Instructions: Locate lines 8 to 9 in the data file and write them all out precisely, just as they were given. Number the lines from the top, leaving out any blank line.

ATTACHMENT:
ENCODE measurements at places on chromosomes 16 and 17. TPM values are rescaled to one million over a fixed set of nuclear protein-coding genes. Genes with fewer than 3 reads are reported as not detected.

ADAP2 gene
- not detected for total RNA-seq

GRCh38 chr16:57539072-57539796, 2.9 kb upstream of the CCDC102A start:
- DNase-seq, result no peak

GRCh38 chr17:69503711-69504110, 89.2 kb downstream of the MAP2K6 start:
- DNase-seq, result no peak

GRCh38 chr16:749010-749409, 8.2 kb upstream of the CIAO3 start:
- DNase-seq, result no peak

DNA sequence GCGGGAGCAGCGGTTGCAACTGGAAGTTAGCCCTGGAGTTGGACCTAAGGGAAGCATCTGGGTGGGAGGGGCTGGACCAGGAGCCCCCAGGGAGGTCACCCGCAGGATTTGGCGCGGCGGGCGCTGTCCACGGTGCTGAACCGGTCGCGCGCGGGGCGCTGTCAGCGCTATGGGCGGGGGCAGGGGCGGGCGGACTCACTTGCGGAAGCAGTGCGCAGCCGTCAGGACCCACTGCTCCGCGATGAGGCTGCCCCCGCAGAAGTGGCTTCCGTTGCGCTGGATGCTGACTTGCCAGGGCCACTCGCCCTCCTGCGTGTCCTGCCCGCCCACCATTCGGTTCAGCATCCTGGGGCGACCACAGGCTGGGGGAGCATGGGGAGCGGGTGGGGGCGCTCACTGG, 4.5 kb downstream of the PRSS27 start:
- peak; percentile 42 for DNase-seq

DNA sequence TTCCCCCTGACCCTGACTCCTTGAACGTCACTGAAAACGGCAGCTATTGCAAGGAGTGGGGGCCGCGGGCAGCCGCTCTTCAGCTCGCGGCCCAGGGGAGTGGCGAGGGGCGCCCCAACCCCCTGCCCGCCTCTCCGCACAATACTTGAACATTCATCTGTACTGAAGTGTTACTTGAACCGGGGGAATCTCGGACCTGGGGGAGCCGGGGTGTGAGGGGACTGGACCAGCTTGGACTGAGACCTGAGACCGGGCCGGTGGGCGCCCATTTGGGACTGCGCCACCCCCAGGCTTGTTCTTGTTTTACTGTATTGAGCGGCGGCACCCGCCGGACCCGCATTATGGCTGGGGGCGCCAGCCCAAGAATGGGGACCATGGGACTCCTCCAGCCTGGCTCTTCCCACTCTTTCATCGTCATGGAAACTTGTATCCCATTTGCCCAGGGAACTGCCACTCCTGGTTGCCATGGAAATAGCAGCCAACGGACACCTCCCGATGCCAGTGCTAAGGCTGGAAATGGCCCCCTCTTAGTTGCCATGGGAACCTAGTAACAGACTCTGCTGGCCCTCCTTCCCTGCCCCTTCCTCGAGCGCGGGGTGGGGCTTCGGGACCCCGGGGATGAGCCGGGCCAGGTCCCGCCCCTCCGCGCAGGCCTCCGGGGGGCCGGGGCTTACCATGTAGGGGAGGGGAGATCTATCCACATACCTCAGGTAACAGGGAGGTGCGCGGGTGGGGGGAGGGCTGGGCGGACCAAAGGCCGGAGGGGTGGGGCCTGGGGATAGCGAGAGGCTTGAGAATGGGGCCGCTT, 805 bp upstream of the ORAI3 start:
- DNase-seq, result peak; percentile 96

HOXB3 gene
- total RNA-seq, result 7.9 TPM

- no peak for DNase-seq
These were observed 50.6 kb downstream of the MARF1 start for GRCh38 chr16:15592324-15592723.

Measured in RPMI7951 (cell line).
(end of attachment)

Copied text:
GRCh38 chr16:749010-749409, 8.2 kb upstream of the CIAO3 start:
- DNase-seq, result no peak